The COVID-19 pandemic has made homelessness more visible in Toronto and made residents more aware of how close they are to becoming homeless themselves, says a street outreach counsellor who works to find housing for people in the city.
Andrea Jackson, 50, a Streets to Homes worker for the city of Toronto, says people are aware that homelessness has led to encampments in city parks and that some people are on the street because they do not want to be in city shelters during the pandemic.
Jackson said both the visibility of homelessness and realization that the problem of homelessness is widespread have increased. As well, people realize that these are hard times, she said. The Canada Emergency Response Benefit has made a difference, she added.
"A lot of people have become acutely aware of how precarious their situations are," Jackson said.
"Coupled with the amount of news coverage of the encampments and various new projects, people are starting to equate that: 'Hey, that really could be me if I didn't have my parents to go home to, or I didn't have the CERB cheques,' that perhaps they could have ended up in the shelter."
Jackson spoke to CBC Toronto as part of the Emergency Shelter and Homelessness Service Worker Appreciation Week. The week, which began on Monday, ended on Sunday. She works at the Streets to Homes Assessment and Referral Centre downtown.
"The people we work with, they have limited access to a lot of things," she said. "All of us are very used to having a cell phone, maybe a laptop, we have internet access, we have a home. And the people that I work with, they don't. They also, quite often, get discounted," she said.
"When they have a concern or something has happened to them, the attitude can kind of be: 'Oh, that's so and so who has mental health or who has addiction issues' and not understanding that everybody is two pay cheques away from being homeless, the majority of the population," she continued.
"Getting them the resources and getting them treated with respect is super important. It's super important to make sure that they understand that they deserve housing, they deserve to be treated with respect, they deserve to be heard when they have concerns as citizens."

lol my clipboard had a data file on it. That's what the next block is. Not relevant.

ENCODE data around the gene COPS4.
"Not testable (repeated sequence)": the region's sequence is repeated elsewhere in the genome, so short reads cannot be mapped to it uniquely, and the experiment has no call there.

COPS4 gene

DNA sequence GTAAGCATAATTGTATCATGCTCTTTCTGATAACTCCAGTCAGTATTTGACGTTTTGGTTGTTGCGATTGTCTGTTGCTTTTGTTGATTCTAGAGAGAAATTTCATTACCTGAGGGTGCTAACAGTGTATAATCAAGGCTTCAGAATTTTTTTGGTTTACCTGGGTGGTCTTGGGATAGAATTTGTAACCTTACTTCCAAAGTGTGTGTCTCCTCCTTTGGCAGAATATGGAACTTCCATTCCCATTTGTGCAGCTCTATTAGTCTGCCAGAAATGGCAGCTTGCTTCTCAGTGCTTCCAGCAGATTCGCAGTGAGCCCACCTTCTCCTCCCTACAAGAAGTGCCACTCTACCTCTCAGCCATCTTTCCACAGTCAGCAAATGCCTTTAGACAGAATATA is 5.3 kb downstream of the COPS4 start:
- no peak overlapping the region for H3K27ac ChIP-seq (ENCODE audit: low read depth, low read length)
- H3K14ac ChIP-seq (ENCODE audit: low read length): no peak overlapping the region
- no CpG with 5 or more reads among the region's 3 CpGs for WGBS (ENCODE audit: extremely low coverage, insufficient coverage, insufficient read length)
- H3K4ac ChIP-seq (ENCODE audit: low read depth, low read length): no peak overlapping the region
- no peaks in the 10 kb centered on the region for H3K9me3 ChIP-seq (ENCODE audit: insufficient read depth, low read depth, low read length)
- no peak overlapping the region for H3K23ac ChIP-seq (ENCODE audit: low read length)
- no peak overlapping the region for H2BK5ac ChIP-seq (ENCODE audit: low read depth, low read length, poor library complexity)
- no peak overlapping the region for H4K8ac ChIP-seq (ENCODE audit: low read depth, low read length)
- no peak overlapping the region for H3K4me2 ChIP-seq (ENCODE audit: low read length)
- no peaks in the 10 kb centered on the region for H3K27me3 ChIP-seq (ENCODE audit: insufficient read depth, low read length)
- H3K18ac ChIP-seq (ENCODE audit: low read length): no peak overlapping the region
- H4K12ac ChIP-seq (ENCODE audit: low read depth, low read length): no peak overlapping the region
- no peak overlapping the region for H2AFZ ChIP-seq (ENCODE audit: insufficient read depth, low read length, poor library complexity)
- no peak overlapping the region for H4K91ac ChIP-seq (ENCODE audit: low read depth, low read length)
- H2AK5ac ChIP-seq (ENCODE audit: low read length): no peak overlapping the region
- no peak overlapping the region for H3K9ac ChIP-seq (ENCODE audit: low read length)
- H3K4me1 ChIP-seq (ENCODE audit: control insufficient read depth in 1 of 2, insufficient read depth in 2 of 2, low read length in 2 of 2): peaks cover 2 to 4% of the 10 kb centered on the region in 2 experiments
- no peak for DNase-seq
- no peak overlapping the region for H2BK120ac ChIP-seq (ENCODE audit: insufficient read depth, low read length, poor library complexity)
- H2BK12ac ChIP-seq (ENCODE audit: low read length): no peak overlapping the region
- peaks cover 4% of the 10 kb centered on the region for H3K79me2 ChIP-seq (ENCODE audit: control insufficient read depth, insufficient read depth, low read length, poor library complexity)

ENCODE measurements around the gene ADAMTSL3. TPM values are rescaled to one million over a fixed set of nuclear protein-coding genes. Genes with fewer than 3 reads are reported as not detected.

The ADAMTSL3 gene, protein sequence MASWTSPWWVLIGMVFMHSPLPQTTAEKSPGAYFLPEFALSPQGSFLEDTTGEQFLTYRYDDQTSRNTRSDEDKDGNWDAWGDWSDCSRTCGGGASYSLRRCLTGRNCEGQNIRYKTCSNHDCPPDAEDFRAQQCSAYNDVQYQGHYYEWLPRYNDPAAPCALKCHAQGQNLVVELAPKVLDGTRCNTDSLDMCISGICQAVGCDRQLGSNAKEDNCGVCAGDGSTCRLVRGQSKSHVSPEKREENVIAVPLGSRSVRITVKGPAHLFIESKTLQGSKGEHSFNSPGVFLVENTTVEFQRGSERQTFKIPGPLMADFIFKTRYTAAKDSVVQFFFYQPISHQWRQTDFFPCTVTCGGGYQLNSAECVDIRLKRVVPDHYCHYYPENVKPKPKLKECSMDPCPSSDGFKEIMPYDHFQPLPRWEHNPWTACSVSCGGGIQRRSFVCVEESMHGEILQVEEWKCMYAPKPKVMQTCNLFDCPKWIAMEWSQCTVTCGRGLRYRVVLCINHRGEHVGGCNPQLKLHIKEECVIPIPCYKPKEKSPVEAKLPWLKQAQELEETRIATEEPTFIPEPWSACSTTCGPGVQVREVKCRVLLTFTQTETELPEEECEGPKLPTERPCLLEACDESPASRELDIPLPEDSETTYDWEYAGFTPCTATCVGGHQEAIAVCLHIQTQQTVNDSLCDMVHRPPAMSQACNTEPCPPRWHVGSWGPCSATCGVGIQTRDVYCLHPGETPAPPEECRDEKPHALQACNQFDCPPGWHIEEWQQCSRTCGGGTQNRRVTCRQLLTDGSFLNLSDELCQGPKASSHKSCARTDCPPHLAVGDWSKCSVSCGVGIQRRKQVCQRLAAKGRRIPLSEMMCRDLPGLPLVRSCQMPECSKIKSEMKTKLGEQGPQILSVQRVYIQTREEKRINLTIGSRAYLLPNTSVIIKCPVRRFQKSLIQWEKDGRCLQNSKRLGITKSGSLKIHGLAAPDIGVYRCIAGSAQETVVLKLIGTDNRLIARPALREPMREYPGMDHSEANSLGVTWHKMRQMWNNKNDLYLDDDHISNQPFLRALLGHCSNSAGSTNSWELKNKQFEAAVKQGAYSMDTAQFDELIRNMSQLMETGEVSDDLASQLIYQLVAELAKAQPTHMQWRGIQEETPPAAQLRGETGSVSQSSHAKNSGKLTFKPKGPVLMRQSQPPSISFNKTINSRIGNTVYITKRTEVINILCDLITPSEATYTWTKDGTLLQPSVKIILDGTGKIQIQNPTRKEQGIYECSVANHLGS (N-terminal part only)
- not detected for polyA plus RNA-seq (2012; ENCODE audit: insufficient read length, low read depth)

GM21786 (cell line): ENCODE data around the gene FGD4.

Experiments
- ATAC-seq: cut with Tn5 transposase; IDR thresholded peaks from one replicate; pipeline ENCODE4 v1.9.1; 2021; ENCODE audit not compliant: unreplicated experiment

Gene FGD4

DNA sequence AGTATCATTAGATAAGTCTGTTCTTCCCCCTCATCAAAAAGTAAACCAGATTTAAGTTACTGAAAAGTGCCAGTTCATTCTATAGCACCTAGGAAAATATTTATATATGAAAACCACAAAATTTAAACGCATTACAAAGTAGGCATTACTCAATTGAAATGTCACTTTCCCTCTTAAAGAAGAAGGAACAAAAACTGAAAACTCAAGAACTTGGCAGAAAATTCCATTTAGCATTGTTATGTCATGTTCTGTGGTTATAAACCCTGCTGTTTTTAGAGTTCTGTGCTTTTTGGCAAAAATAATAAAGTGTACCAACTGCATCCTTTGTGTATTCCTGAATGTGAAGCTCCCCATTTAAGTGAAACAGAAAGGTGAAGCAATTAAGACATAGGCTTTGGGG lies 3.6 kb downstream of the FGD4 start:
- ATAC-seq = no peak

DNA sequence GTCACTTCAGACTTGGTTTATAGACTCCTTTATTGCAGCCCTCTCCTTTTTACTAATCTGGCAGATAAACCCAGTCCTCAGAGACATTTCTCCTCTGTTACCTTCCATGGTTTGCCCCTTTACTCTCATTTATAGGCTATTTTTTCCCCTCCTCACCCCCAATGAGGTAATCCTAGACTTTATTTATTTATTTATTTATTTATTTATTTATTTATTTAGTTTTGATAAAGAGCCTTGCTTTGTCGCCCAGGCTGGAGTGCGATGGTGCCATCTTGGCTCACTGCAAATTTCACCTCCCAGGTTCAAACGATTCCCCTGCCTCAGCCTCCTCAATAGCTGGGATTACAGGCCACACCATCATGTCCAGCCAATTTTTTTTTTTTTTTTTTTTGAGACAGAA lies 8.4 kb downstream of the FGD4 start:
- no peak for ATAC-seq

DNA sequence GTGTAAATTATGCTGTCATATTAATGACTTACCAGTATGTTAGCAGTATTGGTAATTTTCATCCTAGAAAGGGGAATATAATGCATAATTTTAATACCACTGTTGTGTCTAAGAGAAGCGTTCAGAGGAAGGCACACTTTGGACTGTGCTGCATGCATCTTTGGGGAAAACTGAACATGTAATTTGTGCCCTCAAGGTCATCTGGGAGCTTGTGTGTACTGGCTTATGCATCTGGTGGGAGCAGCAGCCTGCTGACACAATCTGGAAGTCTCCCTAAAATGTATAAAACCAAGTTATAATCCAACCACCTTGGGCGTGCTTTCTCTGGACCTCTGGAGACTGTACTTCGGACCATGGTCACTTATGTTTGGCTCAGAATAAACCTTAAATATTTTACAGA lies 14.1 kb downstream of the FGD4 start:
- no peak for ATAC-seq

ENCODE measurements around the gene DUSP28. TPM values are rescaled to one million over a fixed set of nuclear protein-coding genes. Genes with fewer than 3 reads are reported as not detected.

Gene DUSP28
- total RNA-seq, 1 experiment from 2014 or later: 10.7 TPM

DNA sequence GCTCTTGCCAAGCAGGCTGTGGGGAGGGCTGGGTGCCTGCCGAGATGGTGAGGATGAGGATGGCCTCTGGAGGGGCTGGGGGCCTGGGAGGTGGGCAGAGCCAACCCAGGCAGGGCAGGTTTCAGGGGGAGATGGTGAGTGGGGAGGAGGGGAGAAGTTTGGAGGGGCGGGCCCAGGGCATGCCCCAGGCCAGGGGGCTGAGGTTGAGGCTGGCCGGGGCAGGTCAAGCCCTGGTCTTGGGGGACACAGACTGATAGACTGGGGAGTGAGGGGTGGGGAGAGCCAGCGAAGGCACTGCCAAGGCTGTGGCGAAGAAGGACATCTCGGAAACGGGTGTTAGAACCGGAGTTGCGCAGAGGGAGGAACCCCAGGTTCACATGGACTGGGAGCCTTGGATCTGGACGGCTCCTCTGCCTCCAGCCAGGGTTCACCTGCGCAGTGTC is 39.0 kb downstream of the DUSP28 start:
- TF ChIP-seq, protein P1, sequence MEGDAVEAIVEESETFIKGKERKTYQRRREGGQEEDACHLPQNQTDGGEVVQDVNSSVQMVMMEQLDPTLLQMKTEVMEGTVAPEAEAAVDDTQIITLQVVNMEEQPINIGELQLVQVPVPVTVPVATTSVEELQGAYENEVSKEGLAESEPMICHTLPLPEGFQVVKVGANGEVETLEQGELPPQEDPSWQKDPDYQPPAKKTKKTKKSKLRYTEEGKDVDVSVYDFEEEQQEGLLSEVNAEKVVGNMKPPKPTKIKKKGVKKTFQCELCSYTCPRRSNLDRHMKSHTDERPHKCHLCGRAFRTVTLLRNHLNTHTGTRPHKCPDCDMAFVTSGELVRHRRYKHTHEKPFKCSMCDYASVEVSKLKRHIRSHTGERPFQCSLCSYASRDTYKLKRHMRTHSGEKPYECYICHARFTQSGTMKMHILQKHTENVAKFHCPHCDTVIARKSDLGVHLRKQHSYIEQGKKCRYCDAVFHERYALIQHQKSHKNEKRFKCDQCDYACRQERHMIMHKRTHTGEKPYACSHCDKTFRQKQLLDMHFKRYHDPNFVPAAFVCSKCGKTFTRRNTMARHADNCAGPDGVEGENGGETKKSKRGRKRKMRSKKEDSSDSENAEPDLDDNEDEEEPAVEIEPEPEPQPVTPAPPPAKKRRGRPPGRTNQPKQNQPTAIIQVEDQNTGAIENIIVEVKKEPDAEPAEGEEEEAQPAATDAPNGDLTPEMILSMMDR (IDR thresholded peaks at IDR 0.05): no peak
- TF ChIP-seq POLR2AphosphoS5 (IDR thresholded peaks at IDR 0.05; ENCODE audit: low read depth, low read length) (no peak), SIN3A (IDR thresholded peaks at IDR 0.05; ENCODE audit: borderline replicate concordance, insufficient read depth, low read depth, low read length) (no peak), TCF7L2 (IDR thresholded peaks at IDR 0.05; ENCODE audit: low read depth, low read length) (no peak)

As a street outreach worker, she helps clients get "housing ready." That means interviewing them, helping them get their identification and housing applications in order and making sure their physical and mental health needs have been addressed to ensure they are stable once they are housed.
As well, she connects clients to existing services, including doctors, sometimes reconnects them with family members, and talks to clients about what they need and want in terms of housing.
In a given day, she might talk to anywhere from three to 15 unhoused people. During extreme cold weather alerts, the numbers increase, she said.
Jackson said she would like Toronto residents to remember that homelessness is a complex problem and that often a series of events lead a person to become unhoused.
She said of unhoused people: "I think it's really important to understand that, whatever personification they might have at the time, that person is somebody's sister, brother, daughter, parent, cousin, friend. They've had events happen in their life that they just were not able to overcome."
Being able to get documentation, access a computer and use a phone makes all the difference. She said her clients, without the help of a street outreach worker, can stay in the situation they are in two to three times longer.
"It can break your heart," she said.
Born in Vancouver, Jackson grew up in Toronto and spent time in a shelter herself in the 1990s over the course of two years. That experience gave her a deeper sense of what it means to be homeless. During that time, she put together a calendar of things to do for free and $5 in the city.
In the shelter system, she said there is a wide mix of people, from people who have "uncontrolled mental health" issues to those who have simply lost their jobs. That mix creates tension, she said.
Jackson has a social service worker diploma from Humber College and got a job with the city shortly after she had graduated.
"The most inspiring part is when I can see the cogs really start to turn for my clients. When you see them kind of get that 'Aha, oh yeah, and I did this, and I now can do that, and then I did that, and now I can do this, and that means I can get housing.' They can see that they can reclaim their lives," she said.
According to the city's "Daily Shelter and Overnight Service Usage" web page, about 6,100 people used the city's shelter programs on Jan. 28.